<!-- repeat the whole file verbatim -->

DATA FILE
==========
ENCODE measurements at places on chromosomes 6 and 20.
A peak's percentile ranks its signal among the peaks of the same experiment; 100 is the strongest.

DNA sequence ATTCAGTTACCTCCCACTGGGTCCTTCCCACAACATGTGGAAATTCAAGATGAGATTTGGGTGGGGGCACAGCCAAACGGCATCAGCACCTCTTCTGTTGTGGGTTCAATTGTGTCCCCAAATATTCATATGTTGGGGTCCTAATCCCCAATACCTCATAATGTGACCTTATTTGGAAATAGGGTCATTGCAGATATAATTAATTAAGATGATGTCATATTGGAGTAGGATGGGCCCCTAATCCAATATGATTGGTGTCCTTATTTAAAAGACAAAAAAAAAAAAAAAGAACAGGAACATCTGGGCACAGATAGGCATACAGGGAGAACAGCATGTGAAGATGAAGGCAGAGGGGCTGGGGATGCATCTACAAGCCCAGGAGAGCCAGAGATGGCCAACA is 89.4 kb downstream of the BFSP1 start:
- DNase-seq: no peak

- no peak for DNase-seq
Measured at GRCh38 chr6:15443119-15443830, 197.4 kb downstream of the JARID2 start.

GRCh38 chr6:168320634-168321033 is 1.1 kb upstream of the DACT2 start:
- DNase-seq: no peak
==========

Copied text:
ENCODE measurements at places on chromosomes 6 and 20.
A peak's percentile ranks its signal among the peaks of the same experiment; 100 is the strongest.

DNA sequence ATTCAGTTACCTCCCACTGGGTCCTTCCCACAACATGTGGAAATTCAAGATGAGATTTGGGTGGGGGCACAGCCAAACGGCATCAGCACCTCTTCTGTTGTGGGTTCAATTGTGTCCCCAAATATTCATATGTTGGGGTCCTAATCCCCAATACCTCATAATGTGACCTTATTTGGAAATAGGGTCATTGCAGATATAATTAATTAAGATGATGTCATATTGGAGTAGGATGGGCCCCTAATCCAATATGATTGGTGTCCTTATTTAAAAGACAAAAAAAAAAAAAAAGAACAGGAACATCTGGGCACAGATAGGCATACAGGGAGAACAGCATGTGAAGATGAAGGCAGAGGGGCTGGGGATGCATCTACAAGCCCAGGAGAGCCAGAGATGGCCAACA is 89.4 kb downstream of the BFSP1 start:
- DNase-seq: no peak

- no peak for DNase-seq
Measured at GRCh38 chr6:15443119-15443830, 197.4 kb downstream of the JARID2 start.

GRCh38 chr6:168320634-168321033 is 1.1 kb upstream of the DACT2 start:
- DNase-seq: no peak